Barn Owl
David Chandler
(Firefly Books)
Five years ago, when we reviewed Cynthia Berger's Owls, we opined that no matter how soft and fluffy and cuddly they may pretend to be, they're really quite disgusting in their personal habits.

First off, according to Chandler, they get off on eating rats, voles, shrews, scorpions, kookaburras (sic), spiders, trogons (who?) and rats and mice. And they don't just tear them apart: When the Barn Owl catches a mouse, it "just swallows it head-first ... no dainty small bites."

    Not only are their table-manners deplorable [we continued], their accommodations are vomit-inducing. The Screech Owl will typically have a nest filled up with various types of garbage. "The bottom of an owl's nest makes a nice home," says Ms. Berger, although we believe the word "nice" should be considered relative. "It's a messy mulch of its own feces, coughed up owl pellets, and the remains of prey such as mice and beetles."

Ants and fly maggots move in to feed on this, so it becomes a stinkpot cafeteria. "To make it even more vile," we wrote, "some owls bring home Texas blind snakes --- live ones --- who, once in the nest, defecate and release

    a noxious, smelly liquid, then writhe so that the slippery mess coats their small bodies."

§   §   §

David Chandler only confirms our hesitation in embracing the common owl. He says that one of their main byproducts are "owl pellets." These consist of old meals, regurgitated from the belly of the beast and left on the nest floor to fester.

He reports that "poking around in pellets is a fascinating business." Well, perhaps for him. I'm not so sure about the rest of us. For those into regurgitation, there are visual close-ups of these, but if you are checking out Owls at snack time, you might want to come back for a fuller viewing later on.

There seems to be some fairly intense research into the size, shape, and contents of these ghastly objets d'arte, and at the end of the chapter, there is a minute dissection of them by date. "Fresh out of the owl" is "Soft, squidgy and steaming!" (my Webster's seems to have misplaced the word "squidgy.") At "12 months plus," we find that the pellet has adopted a whole new life-style: "Clothes moth caterpillars hatch in the pellet, eat the fur and leave the bones." Bringing to mind ... to my mind, anyway ... a favorite song from my youth:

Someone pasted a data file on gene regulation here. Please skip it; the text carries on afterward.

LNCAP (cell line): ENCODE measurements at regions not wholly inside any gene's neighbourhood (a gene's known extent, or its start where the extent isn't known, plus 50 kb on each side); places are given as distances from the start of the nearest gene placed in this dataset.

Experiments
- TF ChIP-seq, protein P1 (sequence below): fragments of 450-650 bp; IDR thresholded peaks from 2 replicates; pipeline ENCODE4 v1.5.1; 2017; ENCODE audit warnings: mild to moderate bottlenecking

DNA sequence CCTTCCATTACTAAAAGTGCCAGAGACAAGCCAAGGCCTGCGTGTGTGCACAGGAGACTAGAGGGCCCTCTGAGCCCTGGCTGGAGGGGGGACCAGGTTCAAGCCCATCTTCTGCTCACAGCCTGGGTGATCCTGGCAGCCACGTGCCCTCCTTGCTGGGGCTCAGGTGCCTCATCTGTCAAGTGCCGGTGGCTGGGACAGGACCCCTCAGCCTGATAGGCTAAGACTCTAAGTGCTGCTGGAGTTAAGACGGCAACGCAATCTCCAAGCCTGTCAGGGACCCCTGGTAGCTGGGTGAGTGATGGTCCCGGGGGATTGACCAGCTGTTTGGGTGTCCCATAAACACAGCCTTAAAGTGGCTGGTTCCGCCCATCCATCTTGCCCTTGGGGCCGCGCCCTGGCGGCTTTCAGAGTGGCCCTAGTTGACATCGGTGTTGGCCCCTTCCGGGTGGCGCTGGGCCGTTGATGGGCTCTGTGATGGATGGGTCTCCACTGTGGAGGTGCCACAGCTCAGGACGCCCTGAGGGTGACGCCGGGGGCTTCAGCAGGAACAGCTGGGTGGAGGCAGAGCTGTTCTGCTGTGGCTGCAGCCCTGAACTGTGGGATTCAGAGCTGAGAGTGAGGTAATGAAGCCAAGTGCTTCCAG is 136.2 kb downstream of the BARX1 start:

Save the bones for Henry Jones
    'Cause Henry don't eat no meat!

§   §   §

In a chapter hidden towards the end of the book, there are full-color shots of a typical Barn Owl nest, which is littered with a choice assortment of these very pellets, intermixed with dozens of dead and dying mice.

Evidently, when courting, the male Barn Owl will rustle through his collection of left-overs in his nest and present the light of his life with a partially-decayed mouselet, which she will then hold lovingly in her beak as he does his business with her. "She usually grips it in her bill during coition and gulps it down afterwards," but "If she is not hungry, she puts the item to one side instead."

Finally, if you think that all owls are hooters, you're wrong. "One thing they do not do is hoot," says our author. Their vocal repertoire is more diverse than that,

    including twitters, chirrups, hisses, squeaks, clicks, and perhaps best known of all, some impressive screeches and snores.

I was interested in this snore business, especially since my husband Herb and I have had some heated discussions on exactly this subject. As I read this, I figured that perhaps what I thought was a husband was another nocturnal creature entirely. Owl snores "go on and on" and

    It translates into "I'm here" and "go and get some food..."

which is Herb's precise way of communicating certain needs with me. Especially around cocktail time. The only thing he lacks, apparently, is a pair of wings and an insatiable appetite for voles and shrews.

If you are still interested in Tyto alba after all this, there are some fascinating facts, including that one of the primary researchers on the study of owl pellets is David Glue; that barn owls can live up to thirty-four years; that there are probably 5,000,000 of them in the world; that when they fly, they can be seen "tumbling," "ascending," "descending," and "jinking" whatever that may be; and sometimes when they are not eating shrews and rats, they eat each other. There are well over a hundred photographs in Barn Owls ... and outside of the three or four of vomit pellets, they are stunningly beautiful.

--- Aileen Wylie
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